Struggling to sleep?

Some of you may well be gradually getting back to some sort of normality in life, and at the workplace. Where some of you are still working from home, the office chats and commute long gone.

And with a new home-based routine, I’d imagine some of you feel more lethargic and more tired than normal?

There is a legitimate reason for this!

This article will help to explain just why you are feeling more lethargic, and what you can do to fix the issue.

Non-Stop Electronic Light

From the very moment that electricity gave us artificial light, it has been both a blessing, and a curse. We can literally control our sleep cycle with electronic, artificial light.

As we are primarily visual creatures, just a small alteration in lighting can have a huge impact on our brain signalling a specific region of our brain called the ‘suprachiasmatic nucleus’, which is responsible for being in control of your circadian rhythm. More commonly known as our sleep cycle.

The science:

When the brain identifies darkness, the suprachiasmatic nucleus fires signals to the penial gland which in turn releases large amounts of melatonin. Melatonin is the primary hormone signalling to our body it’s time to sleep.

Now, as you can probably imagine, as we are highly influenced by artificial light, our melatonin production is put on hold a lot of the time. Staring at bright LED screens late into the night plays havoc with our melatonin and can become an issue when we try to sleep. A delayed release of melatonin isn’t the only issue here however, as our ability to sleep is directly affected and impacted by a build-up of melatonin, meaning that even when you turn off the iPad, it may take a while for enough melatonin to accumulate to help you sleep.


The mechanisms that control our sleep and our desire to sleep are very powerful indeed, and they come in two parts. One of these parts is our internal 24-hour clock, or sleep cycle, that is largely controlled by regions within the brain that help to regulate our hormones and feeling awake. In a healthy human adult, this will rise and fall like a wave, rising in the morning, peaking in mid-afternoon and slowly falling off towards the evening. The other part is adenosine, which is a chemical that feeds your desire to sleep.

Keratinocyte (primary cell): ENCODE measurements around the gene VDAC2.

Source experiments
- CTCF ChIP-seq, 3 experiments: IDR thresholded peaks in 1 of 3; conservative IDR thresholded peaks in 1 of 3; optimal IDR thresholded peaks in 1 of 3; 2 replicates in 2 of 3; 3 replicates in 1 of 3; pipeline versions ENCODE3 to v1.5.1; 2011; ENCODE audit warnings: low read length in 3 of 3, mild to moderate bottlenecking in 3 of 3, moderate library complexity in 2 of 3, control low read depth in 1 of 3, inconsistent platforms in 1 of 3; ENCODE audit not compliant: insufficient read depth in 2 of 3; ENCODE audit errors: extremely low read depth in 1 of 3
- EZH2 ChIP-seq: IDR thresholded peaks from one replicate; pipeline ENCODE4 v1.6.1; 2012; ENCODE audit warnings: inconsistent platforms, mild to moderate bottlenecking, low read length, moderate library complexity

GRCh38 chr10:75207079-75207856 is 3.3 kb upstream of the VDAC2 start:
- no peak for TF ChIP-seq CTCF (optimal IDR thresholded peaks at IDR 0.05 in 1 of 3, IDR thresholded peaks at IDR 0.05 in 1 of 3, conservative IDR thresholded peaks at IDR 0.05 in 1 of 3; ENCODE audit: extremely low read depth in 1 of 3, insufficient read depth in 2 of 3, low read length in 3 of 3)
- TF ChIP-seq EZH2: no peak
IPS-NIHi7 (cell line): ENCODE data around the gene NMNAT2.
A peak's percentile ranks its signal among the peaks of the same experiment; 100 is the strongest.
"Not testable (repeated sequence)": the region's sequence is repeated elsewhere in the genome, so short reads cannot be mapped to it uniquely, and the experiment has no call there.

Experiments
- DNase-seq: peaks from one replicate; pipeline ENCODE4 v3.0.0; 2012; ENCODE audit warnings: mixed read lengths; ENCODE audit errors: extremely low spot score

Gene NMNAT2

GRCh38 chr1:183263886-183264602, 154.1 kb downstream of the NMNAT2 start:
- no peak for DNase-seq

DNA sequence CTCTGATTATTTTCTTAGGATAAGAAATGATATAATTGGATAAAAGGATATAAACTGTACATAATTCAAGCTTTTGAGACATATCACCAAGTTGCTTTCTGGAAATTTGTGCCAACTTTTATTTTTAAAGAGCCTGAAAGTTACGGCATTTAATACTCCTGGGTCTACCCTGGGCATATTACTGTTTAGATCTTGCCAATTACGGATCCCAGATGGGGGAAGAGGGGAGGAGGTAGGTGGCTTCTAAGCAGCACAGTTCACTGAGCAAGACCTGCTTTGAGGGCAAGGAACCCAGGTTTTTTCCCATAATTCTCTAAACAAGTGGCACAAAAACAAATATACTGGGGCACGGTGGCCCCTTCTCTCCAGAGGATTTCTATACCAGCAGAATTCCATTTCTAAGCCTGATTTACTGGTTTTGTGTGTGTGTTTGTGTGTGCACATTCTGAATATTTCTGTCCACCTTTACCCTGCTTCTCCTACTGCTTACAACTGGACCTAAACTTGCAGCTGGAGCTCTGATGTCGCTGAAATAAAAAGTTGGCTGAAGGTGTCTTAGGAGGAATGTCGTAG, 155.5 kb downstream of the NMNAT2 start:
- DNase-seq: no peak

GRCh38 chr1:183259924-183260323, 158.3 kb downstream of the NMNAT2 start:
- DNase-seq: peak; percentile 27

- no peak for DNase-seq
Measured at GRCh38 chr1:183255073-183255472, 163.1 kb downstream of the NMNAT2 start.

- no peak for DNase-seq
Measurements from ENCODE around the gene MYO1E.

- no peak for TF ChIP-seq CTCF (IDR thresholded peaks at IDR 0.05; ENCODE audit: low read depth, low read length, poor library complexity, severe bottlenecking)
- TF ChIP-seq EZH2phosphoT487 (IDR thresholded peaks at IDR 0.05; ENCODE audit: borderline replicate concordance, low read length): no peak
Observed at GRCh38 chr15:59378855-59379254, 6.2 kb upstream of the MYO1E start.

The science: 

Every moment that you are awake, adenosine is accumulating ‘sleep pressure’ within you, resulting in you feeling like you need sleep. The longer you remain awake and fight adenosine, the more adenosine will build up. This build up will re set every time you get a good quality sleep, dropping down to regular levels for the morning.

If you don’t take your sleep seriously, or commit enough time to it, then this will give your adenosine levels less time to drop and regulate through the night. This results in additional ‘sleep pressure’ the next day, and ultimately you will feel more drained. Low productivity, poor concentration and waves of tiredness throughout the day can follow.


Many of us use alcohol to ‘wind down’ after a tough day. Or as a tool to help you sleep.

Sorry, but this isn’t true. Alcohol is known to be a sedative, but this doesn’t mean that it will help you sleep. It switched off and douses your consciousness by blocking specific receptors in the brain. The morning after, you will more than likely wake up feeling groggy, which can commonly be mistaken for a slight hangover. However, the reason for this grogginess is more than likely the poor quality of sleep you just endured. You are unlikely to remember the numerous times you awoke during the night due to the alcohol preventing deeper stages of sleep that hampered your quality of sleep.

The Science:

REM, or Rapid Eye Movement, is the stage of sleep when we encounter dreams. It’s also the point in which we can strengthen out neural connections and enhance our learning and memory’s ability to store information. New studies have shown that this stage of your sleep is directly disturbed by the consumption of alcohol, therefore reducing the ability to remember things from the previous days. As a student in university, this isn’t good if you have an exam soon.

All of these factors have a huge impact on our ability to get a restful night’s sleep on any given day, yet the lockdowns that we have encountered recently and trying to get back to ‘normailty’, has hampered our sleep even more. Bedtimes have been pushed back later and later, spending more time watching TV or scrolling through social media. Increasing our alcohol consumption to cope with the stress.

If you long to regain some energy, feel happier and far less stressed, then you will need to improve your decision making. Start developing unbreakable habits, take control of your life, and make the conscious decision to prioritise sleep.